The Wonder and Ponder of Christmas

By in Faith, Home, Inspiration

The sights and sounds of Christmas are all around us! Shopping centers brimming and shoppers loaded with gifts. Kids waiting in long lines to have their pictures with Santa. Christmas music plays in the background. This is the Christmas scene in the 21st century.

This scene is worlds apart from the scene in Bethlehem long ago.

Every year when I read the Christmas story I discover something new and intriguing about it. This year I thought more about Mary’s visitation.

I’m pondering what it was like for the very young teenager. What did Mary feel at the moment when the angel appeared to her and told her she would have a baby and give birth to the Son of God.

In the Living Bible, it describes her as being frightened, confused and disturbed. The angel comforted her by telling her she does not need to be afraid. Her response is a simple “yes.”

After the angelic announcement, it tells us that Mary kept all these things and pondered them in her heart. Pondering is not the same as keeping a secret.

To ponder means to “think or consider, especially quietly, soberly and deeply.” A teenage girl pondering in her heart speaks to her maturity.

Mary’s mother may have been in total shock or maybe complete joy when finding out. After all, she was waiting for the Messiah but certainly not planning on being His Grandmother.

And what about Joseph and his parents? Would Joseph be able to continue his plan to marry this young virgin? Would he actually believe Mary’s story about the message and an angel?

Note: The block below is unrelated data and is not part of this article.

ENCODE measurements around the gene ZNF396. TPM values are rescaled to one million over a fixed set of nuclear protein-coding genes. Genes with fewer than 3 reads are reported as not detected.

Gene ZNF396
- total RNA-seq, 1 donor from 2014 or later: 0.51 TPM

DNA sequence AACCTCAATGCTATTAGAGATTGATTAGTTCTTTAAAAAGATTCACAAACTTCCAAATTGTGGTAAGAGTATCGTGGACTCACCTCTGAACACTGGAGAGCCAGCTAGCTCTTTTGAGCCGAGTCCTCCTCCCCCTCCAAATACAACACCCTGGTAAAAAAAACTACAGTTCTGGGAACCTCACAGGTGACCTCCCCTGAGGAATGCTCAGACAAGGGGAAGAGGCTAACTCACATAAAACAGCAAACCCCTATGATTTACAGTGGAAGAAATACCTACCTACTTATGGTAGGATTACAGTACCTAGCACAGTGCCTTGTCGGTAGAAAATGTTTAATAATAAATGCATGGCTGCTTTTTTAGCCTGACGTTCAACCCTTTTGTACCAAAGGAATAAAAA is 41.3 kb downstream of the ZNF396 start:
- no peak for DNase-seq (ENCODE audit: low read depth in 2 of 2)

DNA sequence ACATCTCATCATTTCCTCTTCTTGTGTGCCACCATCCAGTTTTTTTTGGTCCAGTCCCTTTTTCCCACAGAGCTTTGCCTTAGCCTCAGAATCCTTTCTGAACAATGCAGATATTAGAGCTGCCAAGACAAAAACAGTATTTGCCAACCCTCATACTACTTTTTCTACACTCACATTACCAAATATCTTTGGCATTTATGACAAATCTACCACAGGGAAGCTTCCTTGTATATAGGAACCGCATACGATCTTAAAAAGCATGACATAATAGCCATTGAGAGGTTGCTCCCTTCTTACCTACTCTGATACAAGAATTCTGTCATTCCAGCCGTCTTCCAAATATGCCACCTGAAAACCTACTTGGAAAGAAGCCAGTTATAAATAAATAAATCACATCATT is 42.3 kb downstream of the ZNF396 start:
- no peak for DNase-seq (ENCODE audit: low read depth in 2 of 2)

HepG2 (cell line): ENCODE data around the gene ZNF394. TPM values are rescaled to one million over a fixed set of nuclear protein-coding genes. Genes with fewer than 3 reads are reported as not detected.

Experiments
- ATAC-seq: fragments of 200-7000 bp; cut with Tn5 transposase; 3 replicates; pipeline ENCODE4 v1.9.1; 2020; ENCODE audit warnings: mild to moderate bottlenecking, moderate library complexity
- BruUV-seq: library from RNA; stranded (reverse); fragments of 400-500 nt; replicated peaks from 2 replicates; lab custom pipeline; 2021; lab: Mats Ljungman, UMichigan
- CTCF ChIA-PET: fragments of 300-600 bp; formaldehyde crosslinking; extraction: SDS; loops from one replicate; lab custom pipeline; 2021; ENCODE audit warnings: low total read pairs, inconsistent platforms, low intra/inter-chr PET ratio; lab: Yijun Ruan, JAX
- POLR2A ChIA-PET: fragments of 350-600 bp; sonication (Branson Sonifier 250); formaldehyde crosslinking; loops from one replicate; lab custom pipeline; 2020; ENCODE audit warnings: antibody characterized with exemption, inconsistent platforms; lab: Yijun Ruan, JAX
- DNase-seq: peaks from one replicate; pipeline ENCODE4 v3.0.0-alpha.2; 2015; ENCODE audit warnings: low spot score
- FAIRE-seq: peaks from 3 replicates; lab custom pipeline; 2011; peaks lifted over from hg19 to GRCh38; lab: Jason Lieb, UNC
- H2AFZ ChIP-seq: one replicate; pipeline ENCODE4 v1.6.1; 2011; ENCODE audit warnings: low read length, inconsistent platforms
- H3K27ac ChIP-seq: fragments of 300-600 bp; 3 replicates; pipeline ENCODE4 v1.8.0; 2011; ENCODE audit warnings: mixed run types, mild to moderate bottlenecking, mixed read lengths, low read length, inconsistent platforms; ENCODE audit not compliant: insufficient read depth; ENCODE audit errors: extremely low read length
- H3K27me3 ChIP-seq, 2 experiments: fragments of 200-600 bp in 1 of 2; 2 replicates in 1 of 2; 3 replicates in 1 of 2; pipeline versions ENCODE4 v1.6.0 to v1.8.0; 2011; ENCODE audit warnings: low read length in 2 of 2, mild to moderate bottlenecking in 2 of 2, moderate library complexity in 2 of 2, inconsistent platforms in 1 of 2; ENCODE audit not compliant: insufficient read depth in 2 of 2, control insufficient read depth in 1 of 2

And then telling her siblings, aunts, uncles, cousins, friends, and community. Watching them whisper and hearing the rumors.

Did she doubt the message, “You will give birth to the son of God.”

Mary kept all these things and pondered them in her heart.

Initially, Mary, Joseph, and the families could never have known the path they were about to walk down. All they knew at that moment was Mary was having a baby. Their world was turned upside down!

In our culture today to make the claim that you’re pregnant and a virgin would be ridiculed. Millions of followers expressing their opinions and outrage would create a public debate that would put Mary on every talk show around the world.

Her claim DID, in fact, create public outrage. Her critics, the religious people of her day, were verbal and would possibly demand her to be stoned. The outcry and disbelief of the people must have been more than she could bear.

Mary pondered all these things in her heart.

She said “yes” and her journey as the Mother of the Son of God began. Her “yes” caused no small commotion. Her “yes” resulted in the religious people of her day to reject and ultimately kill her son.

Even still, I think all of us would do well to follow Mary’s example. A simple “yes” to God in the face of being misunderstood and criticized. It led her to the purpose for her life which was to bring the Son of God into this world. It was the highest of all callings. She is referred to as being highly favored among women.

And so it was, Jesus was born in the town of Bethlehem. Peace on earth, goodwill to men was the message it carried.

Marys “yes” resulted in a lifetime of pondering and wondering how the promise will be fulfilled. Her story continues to this day and is one of great courage, strength, and faith.

What about you? What “yes” have you been avoiding that you know in your heart and gut is right? What if that simple “yes” was the start of a great purpose in your life?

As you gather around this Christmas season, let us all remember the “yes” of Mary and the message of peace and goodwill that followed.


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